Gossip

Harvey Weinstein, Miramax Culture and The Porn Star Escort Connection

The entertainment world was rocked in October when more than a dozen women accused producer Harvey Weinstein of sexually harassing, assaulting, or raping them as the likes of just a few porn star escorts do

Weinstein and his brother Bob founded Miramax in 1979. The brothers sold Miramax to Disney in 1993, but stayed on to run the company until they left to form The Weinstein Company in 2005.

Interestingly, Miramax was sold by Disney to Filmyard Holdings, a joint venture of Colony NorthStar, Tutor-Saliba Corporation, and Qatar Investment Authority, in 2010. Colony NorthStar as in private equity firm, Colony Capital, the company founded by billionaire Thomas Barrack Jr. that initially had been interested in bailing out The Weinstein Company after the accusations against Harvey Weinstein led to his dismissal last month.

Zeitgeist

They say that a fish rots from the head down. What effect might having Harvey Weinstein as a leader have wreaked upon Miramax and its related companies?

If Miramax and Colony Capital sound familiar to MikeSouth.com readers, it might also be because of a 2013 sex scandal that involved adult stars Trinity St. Clair, Samantha Saint and “Mr. Rich”, a.k.a. Richard Nanula, then-chairman of the Miramax film company and a principal at Colony Capital.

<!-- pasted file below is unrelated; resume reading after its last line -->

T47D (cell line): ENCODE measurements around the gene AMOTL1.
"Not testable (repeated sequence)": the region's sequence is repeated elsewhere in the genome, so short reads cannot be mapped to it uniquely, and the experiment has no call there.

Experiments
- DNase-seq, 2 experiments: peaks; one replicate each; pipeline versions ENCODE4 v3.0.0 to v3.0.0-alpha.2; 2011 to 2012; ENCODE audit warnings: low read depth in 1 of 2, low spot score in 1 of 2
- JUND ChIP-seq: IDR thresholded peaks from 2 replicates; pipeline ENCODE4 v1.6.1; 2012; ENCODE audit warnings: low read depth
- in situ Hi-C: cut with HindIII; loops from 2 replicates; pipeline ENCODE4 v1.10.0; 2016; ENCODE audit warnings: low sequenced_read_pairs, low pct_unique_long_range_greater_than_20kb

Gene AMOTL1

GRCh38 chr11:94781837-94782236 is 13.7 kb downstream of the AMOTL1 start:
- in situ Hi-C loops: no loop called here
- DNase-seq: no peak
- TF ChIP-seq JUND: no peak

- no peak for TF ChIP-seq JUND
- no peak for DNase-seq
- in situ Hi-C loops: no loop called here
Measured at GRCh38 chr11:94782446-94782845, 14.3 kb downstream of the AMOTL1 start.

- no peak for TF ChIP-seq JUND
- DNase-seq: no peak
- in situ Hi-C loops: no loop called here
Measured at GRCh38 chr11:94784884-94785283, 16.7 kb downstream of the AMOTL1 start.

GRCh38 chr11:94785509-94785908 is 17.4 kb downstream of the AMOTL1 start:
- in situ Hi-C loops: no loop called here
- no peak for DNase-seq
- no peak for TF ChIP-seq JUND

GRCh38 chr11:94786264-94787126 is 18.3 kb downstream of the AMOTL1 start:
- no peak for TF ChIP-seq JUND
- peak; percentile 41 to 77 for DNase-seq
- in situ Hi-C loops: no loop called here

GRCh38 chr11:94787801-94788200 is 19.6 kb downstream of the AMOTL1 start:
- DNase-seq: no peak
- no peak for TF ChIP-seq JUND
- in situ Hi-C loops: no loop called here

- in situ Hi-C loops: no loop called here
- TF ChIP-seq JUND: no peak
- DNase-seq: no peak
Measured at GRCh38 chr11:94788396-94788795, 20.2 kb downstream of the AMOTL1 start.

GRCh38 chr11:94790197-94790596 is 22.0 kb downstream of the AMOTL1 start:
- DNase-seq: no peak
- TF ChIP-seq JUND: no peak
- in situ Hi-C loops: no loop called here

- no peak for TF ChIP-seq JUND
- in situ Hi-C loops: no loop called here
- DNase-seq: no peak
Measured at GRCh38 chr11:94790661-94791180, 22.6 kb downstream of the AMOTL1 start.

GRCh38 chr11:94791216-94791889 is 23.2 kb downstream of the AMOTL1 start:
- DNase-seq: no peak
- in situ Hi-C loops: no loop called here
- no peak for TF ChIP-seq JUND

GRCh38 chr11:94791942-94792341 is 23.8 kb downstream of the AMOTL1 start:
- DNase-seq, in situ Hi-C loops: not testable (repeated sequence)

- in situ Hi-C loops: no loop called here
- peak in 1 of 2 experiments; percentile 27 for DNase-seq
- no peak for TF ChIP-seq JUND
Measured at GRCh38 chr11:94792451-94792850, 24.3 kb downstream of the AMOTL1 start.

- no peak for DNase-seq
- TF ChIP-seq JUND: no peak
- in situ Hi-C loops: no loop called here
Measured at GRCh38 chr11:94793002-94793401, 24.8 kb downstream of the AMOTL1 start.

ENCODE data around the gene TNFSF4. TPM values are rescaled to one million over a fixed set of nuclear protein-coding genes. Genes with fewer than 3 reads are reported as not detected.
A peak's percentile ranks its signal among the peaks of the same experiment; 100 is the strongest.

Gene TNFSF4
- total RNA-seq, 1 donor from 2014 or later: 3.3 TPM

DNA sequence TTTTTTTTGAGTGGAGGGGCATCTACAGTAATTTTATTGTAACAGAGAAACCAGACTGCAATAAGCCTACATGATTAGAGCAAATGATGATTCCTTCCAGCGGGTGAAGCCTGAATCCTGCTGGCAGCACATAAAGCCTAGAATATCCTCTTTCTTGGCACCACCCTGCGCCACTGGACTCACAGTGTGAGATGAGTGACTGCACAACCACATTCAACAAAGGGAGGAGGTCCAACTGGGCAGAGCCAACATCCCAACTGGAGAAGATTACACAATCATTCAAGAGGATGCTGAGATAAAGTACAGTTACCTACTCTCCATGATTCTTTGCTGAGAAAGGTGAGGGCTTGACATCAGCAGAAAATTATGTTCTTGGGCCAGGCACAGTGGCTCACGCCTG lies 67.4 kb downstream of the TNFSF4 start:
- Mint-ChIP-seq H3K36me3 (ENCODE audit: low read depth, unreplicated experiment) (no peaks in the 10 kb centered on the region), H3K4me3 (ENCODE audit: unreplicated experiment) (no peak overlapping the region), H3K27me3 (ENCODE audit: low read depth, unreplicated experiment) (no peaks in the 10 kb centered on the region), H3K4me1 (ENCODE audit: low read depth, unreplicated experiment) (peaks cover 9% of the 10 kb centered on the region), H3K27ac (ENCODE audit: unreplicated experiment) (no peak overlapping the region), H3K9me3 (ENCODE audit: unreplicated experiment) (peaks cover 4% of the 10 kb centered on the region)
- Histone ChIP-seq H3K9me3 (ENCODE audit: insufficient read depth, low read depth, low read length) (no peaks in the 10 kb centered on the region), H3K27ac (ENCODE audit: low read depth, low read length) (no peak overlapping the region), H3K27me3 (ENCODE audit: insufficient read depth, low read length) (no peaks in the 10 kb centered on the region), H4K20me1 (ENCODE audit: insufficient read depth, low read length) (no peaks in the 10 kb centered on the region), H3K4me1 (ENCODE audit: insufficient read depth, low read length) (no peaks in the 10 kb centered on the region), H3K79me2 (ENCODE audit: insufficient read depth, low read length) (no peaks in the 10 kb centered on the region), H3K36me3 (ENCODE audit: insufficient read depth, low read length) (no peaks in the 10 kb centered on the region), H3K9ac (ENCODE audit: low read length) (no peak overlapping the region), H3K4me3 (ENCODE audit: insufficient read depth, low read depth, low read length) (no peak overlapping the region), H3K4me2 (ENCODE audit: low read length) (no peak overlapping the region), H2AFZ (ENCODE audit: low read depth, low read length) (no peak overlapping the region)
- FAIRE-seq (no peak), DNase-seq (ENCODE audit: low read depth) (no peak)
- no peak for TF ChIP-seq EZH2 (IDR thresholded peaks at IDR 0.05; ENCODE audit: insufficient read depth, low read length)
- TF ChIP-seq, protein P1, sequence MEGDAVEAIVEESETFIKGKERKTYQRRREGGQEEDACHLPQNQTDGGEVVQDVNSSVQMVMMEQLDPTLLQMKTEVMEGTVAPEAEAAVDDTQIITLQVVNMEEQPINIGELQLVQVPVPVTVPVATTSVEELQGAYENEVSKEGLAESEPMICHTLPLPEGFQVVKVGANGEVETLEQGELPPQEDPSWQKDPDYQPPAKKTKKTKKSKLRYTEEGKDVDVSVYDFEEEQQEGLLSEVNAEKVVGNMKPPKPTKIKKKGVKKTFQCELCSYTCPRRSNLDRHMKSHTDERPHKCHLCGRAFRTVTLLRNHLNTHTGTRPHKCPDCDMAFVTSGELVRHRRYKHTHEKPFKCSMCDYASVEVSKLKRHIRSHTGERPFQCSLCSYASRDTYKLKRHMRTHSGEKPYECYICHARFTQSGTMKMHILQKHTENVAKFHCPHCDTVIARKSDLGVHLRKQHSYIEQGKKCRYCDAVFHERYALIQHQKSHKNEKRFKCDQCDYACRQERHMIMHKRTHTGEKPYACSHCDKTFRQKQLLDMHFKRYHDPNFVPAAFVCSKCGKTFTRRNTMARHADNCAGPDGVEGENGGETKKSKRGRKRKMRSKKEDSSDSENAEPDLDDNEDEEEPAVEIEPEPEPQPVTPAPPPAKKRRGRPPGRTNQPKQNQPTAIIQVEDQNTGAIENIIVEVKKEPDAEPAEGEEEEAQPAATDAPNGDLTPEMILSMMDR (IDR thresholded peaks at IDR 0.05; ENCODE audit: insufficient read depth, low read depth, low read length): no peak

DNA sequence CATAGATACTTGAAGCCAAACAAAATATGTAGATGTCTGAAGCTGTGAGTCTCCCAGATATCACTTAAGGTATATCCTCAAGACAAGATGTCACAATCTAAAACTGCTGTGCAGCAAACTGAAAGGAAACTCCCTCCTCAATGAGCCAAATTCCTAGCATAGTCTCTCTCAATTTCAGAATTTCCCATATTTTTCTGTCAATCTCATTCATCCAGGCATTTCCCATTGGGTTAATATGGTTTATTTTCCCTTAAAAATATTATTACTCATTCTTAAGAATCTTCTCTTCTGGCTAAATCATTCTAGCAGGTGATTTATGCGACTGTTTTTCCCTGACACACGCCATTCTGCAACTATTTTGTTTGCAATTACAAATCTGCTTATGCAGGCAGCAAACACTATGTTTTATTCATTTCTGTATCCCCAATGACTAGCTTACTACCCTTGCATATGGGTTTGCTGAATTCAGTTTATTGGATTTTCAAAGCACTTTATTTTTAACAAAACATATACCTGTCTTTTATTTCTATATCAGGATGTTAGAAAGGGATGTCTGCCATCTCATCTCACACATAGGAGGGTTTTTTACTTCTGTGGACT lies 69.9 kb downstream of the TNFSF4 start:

If you recall, St. Clair booked Saint for a June 12, 2012 content shoot for TrinityStClair.com to be filmed at a private residence in Malibu, California. Saint did the scene, and later discovered that the male talent was actually Nanula, then 53, after he carelessly paid her in cash placed in an envelope marked ‘Colony Capital’.

After shots from the video appeared on TheDirty.com, all hell broke loose and Nanula left his posts at Miramax and Colony Capital effective July 7, 2013. At that time, Barrack took Nanula’s seat at Miramax.

Nanula was reputed to have been a client of many Los Angeles area escorts, including some adult performers. The widely-reported scandal revealed a scam by Nanula, fronted by St. Clair, to allow him to purchase sex from adult performers who did not escort. Instead he booked them for what they thought was a scene opposite “Mr. Rich”.

Performer Sarah Shevon, who had also been tricked into taking such a booking, was outraged in her L.A. Times interview: ‘I don’t like how there are these guys who have a lot of money and power and they feel like they can just take advantage of girls or get whatever they want out of them by throwing money at them.” But that’s the Miramax way, it would seem.

Signs

Like Weinstein, Nanula had a very long history of sex addiction. According to filings in the divorce action involving his then-wife, Tracey, in 1999 Nanula attended a sex addiction therapy program in San Rafael, Calif.  According to The Hollywood Reporter, Tracey “said she had forced her husband to enter sex therapy after she found he had spent as much as $10,000 on a prostitute. She says he first learned the truth in 2001 from credit card bills and checks paid to escorts.”